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LSC-O begins 40th year


Last updated 9/30/2009 at Noon

Reception set for Wednesday

In addition to Lamar State College-Orange’s 40th anniversary reception Wednesday honoring pioneers and lawmakers who helped shaped the campus, also being celebrated are record enrollment numbers.

President J. Michael Shahan said this week that figures stand around 2217, give or take a few additions or drops.

“I think our initial enrollment was something in the neighborhood of 360, 365,” he said. “That was in an abandoned elementary school and look where we are today.”

Shahan cited the economy as one reason for the increase.

“When people get laid off, lose their jobs and aren’t working, they tend to go back to school,” he said. “We’re seeing enrollment numbers up all across the state.”

Another reason, he said, is because the health field – one thing LSC-O specializes in – is considered stable and students are studying those professions to secure long-term careers.

Wednesday’s reception will be from 4:30-6:30 p.m. in the LSC-O Student Center, honoring Joe Ben Welch, president from 1970-90; former state Sen. Carl Parker, today an attorney in Port Arthur; former state Rep. Ron Lewis, today a lobbyist in Austin; and Carlton “Corky” Harmon, Orange businessman and chairman of the Lamar State College-Orange Foundation’s board of directors.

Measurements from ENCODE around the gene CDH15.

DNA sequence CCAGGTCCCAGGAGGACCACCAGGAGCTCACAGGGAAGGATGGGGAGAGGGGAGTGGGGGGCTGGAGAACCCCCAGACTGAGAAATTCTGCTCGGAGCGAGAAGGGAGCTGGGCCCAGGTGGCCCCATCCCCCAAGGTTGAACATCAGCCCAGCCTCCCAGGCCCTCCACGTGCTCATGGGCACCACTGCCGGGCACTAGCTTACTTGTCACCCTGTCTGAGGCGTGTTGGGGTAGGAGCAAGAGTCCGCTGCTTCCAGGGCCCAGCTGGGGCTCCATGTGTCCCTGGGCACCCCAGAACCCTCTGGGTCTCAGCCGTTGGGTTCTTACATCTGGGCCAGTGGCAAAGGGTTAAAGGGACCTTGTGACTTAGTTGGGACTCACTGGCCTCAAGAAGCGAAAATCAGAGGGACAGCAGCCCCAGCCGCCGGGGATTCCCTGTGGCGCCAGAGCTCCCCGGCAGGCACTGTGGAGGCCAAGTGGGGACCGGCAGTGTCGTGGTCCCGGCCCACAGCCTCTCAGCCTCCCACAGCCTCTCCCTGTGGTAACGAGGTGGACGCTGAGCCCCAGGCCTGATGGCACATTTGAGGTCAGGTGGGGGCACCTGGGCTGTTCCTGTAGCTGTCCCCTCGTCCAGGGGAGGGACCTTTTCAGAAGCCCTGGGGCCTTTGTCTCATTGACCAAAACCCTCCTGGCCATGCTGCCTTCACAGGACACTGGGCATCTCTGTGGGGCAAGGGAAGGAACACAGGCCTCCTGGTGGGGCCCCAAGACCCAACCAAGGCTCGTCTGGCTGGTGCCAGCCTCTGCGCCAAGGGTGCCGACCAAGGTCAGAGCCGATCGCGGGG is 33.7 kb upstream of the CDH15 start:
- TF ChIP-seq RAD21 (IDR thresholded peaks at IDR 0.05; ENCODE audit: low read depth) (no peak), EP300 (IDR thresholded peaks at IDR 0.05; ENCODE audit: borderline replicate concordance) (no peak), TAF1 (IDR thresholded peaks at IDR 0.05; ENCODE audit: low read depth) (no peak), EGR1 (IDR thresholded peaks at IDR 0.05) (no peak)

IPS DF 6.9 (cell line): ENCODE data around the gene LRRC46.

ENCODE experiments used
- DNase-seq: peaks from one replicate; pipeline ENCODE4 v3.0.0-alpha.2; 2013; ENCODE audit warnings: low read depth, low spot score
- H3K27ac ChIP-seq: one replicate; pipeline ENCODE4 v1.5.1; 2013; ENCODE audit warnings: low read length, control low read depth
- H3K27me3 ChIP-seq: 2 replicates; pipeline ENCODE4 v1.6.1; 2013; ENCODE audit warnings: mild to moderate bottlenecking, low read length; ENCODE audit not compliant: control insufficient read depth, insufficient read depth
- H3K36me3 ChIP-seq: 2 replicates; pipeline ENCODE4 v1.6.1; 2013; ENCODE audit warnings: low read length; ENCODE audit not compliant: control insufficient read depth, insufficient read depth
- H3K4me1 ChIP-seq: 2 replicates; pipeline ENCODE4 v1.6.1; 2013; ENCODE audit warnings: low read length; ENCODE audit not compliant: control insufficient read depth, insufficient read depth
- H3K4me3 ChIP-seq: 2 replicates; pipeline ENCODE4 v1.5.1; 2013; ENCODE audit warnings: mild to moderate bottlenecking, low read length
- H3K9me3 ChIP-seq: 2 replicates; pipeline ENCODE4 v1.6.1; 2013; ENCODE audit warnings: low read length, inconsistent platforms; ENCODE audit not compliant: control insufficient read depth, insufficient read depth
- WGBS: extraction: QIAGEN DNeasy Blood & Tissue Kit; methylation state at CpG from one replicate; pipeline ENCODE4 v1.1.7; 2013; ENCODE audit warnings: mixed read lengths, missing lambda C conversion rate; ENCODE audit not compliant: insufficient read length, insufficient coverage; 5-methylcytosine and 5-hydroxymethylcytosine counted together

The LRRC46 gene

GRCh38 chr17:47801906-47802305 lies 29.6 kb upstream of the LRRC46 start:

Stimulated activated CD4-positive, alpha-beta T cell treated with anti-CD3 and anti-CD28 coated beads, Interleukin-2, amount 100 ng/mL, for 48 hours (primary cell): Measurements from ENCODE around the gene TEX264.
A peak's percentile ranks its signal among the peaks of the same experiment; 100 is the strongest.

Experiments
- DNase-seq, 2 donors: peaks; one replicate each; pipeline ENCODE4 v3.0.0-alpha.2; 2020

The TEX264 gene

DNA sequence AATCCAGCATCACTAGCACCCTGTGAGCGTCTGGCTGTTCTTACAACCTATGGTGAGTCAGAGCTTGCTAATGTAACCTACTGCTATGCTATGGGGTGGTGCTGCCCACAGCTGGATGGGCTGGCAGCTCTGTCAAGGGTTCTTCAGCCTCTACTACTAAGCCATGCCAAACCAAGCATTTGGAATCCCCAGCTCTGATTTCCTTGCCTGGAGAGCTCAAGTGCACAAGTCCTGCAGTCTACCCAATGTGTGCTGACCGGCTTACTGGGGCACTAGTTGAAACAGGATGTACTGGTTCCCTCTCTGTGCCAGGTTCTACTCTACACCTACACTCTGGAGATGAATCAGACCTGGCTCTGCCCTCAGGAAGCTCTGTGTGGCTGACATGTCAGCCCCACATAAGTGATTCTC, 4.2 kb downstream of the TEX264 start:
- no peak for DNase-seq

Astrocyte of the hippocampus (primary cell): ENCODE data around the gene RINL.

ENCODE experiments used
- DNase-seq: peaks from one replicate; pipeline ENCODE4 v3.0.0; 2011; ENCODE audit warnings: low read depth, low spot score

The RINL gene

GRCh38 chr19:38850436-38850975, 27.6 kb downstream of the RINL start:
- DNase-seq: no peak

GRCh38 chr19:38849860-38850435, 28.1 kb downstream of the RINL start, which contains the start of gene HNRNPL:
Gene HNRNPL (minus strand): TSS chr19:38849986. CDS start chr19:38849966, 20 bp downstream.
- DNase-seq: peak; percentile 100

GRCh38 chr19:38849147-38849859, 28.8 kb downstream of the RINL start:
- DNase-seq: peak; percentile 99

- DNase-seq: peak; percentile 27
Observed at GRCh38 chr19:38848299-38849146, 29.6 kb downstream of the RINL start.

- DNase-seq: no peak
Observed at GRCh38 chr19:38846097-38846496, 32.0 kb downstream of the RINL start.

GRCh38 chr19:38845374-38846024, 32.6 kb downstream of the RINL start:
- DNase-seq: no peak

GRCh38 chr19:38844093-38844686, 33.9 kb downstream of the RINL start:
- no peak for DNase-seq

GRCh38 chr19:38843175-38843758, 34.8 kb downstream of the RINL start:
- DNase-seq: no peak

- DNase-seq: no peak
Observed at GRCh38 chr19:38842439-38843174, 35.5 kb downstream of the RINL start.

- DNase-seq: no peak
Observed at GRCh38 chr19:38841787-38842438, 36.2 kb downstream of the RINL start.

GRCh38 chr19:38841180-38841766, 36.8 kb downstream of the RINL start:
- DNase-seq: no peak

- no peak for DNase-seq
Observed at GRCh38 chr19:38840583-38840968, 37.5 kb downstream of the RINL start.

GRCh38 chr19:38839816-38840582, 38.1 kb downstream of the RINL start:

Refreshments will be served and presentations will begin at 5:30.

The college has been known over the years as the Lamar University Orange Campus, Lamar University at Orange County and Lamar University-Orange. It was renamed LSC-O in 1999.

“The accrediting organization wanted people to know that when they came here, they were not going to Lamar University,” Shahan said.

As it moves forward, LSC-O has expanded its process operating and nursing programs, and maintains a successful welding school on Pier Road. 

The college recently finished its repairs from Hurricane Ike. The only thing left, Shahan said, is the old Tony Dallas Insurance building, now being used as a storage facility. It sustained enough damage to be torn down and replaced with, most likely, a metal building.

LSC-O opened with classes in the old Tilley Elementary School, which burned down in 1971.

Residents had affectionately called it “Tilley Tech.” Community benefits netted some $250,00 to buy the former Sabine Supply Co. building, 410 Front Ave.

Today, the campus offers programs in liberal arts, mathematics and science, business and technology, education and allied health.

James Harvey was director of the “Orange Center” in 1969. In 1970, Welch took over.

“He was an integral part of that first year,” Shahan said. “It was his vision and leadership that paved the way ... He fought a lot of battles.”

Prior to 1969, at least two attempts to start a community college in Orange failed. Parker helped change that, and created a system whereby the state would fund LSC-O without a local tax base.

“The downside to that is that students had to pay the same rates as a larger university, but that’s one way we rationalize the price is that there is no local tax base,” Shahan said.

Lewis helped secure funding for many improvements for the campus’ four-block area, including the library eventually named for him.

“When I came in 1994 the place looked pretty grim,” Shahan said. “Our maintenance guys had a weed-eater, but no lawn mower because they didn’t have anything to mow. They would just go around cutting weeds.”

Harmon and the other directors helped acquire some 23 pieces of property over the years, from small parcels to bigger pieces of land.

“Corky goes so far back, nobody can remember when he was actually elected chairman,” Shahan said.

Harmon said the foundation has worked hard to get land and raise money for scholarships. He had previously served as chairman of the college’s advisory board.


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